SETTING THE STANDARD
In the world of Morgan Horses, the name Kennebec Count is synonymous with carriage driving. He stormed upon the scene in the early 80s and changed the discipline forever.
Born in 1970, Kennebec Count was a golden chestnut with a blond mane and tail, bred and raised by Margaret Gardiner of Woolwich, ME. Like his ancestor Justin Morgan, Count learned how to haul logs at an early age. “We used him to remove driftwood from the beach,” says Margaret, “and to haul firewood. A horse that you use for hauling has to have brains, not brute strength.” Soon, Count would put that intellect to work in the burgeoning discipline of carriage driving.
In the early seventies, Margaret hired a young trainer, Larry Poulin. Larry’s first experiences with Count were on the trail. “We entered a 25 mile competitive trail ride. One day, when we were out conditioning, I felt this funny thing beneath me as I was trotting down the trail. I looked down and Count was extending. It was a great feeling!”
When the season for competitive trail ended, Larry tried his hand at driving. “Once we started driving, Count and I really connected. He was very attentive and at the same time a lot of horse. He liked to work and he had a big heart.”
In the late 70s, Larry and Count entered their first driving events. “People couldn’t believe what he could do,” says Larry, “but I was new and made a lot of stupid mistakes. Once I caught on though, we did really well.” Their first major win was in 1980 at the Myopia Carriage Show and from then on, they were unstoppable.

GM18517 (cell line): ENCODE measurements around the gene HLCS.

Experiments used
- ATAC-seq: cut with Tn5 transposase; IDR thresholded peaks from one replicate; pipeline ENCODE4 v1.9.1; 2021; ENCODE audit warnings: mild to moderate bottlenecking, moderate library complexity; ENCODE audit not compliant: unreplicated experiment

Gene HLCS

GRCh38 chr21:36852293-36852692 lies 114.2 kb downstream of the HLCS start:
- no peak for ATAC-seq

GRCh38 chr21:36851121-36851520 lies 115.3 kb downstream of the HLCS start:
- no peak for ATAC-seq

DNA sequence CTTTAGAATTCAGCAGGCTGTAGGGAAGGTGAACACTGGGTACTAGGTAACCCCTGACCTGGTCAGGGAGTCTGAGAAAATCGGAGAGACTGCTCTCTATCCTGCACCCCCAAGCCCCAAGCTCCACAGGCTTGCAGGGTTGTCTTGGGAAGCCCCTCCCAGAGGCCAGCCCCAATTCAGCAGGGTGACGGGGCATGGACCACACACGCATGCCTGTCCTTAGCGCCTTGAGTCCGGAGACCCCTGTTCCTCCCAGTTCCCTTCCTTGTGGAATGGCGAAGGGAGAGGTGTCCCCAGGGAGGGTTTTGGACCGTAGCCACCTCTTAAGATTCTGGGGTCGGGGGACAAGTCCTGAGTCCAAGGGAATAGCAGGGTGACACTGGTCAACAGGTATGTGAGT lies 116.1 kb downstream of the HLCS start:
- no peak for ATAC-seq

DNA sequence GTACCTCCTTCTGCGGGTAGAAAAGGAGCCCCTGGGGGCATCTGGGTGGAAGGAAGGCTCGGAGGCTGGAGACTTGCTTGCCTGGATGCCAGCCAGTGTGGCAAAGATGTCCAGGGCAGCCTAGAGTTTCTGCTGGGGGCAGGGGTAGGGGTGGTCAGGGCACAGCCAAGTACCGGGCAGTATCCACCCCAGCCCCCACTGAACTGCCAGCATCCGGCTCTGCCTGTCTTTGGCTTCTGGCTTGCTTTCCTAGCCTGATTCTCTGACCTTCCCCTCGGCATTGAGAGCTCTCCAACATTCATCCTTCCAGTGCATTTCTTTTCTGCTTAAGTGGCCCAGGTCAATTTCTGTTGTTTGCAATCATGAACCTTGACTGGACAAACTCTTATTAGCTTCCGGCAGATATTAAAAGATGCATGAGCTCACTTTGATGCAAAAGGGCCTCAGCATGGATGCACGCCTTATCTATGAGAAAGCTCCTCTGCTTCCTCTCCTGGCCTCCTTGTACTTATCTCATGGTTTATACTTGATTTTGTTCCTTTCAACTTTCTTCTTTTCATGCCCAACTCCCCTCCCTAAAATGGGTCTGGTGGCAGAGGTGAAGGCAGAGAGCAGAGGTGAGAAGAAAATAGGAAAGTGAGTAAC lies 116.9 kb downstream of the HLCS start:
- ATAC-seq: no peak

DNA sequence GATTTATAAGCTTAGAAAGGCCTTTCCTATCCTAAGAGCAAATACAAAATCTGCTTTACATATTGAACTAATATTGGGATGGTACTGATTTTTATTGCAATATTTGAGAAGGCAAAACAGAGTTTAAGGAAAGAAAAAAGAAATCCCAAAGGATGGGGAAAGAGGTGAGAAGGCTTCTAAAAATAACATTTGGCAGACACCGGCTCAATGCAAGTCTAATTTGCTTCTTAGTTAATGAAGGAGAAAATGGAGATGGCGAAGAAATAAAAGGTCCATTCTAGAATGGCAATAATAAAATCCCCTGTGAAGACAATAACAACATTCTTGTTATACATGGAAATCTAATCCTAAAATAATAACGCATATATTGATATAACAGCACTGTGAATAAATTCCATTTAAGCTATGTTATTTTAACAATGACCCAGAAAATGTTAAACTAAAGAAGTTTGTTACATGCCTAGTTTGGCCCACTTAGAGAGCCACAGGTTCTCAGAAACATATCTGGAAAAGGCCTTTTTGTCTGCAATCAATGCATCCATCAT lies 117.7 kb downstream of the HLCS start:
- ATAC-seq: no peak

In 1983, Margaret and Larry made the decision to compete in Combined Driving events in the pairs division with Count and his look-alike son, Kennebec Russel. The pair dominated the CDE scene in the 80s, a feat that is particularly impressive given the fact that both Count and his son were stallions. In 1985 they were the first Morgans to claim the title of U.S National Pairs Champions. The same year they were selected for the United States Equestrian Team and traveled to England to compete at the World Combined Driving Competition. “It was wonderful!” exclaims Larry. “Everybody knew the Morgans were there and they wanted to see them. I remember I was in a warm-up just before my go in dressage and Prince Philip came down and asked, ‘are these the Morgans?’ I said, ‘yes, sir, these are the Morgans.’” They had a fantastic go and won the dressage and placed 8th overall out of 45 pairs!
The following year, Count and Russel were once again named the U.S. National Pairs Champions. In 1987, they returned to the World Combined Driving Competition where they won the cones and were second in dressage. Finally, in 1988, when Count was 18, he and his son won their third U.S. title “…and I retired him right there,” proudly states Larry.
When asked what made Count so special, Larry responded, “Even though he stood 15.2 hand, he trotted like a 16.2 hand horse. He was so fluid in his trot, so elegant and he had a wonderful extension. He really set the example and they’re still talking about him. Whenever I go over to Europe and introduce myself, they always mention Count. They couldn’t believe the quality of the work he could do.”
During Count’s later life, he was used at stud and competed in low-level dressage with Margaret who last rode him competitively when she was 78. In May of 2004, the golden chestnut Morgan passed away and is remembered today for his amazing feats and loving personality.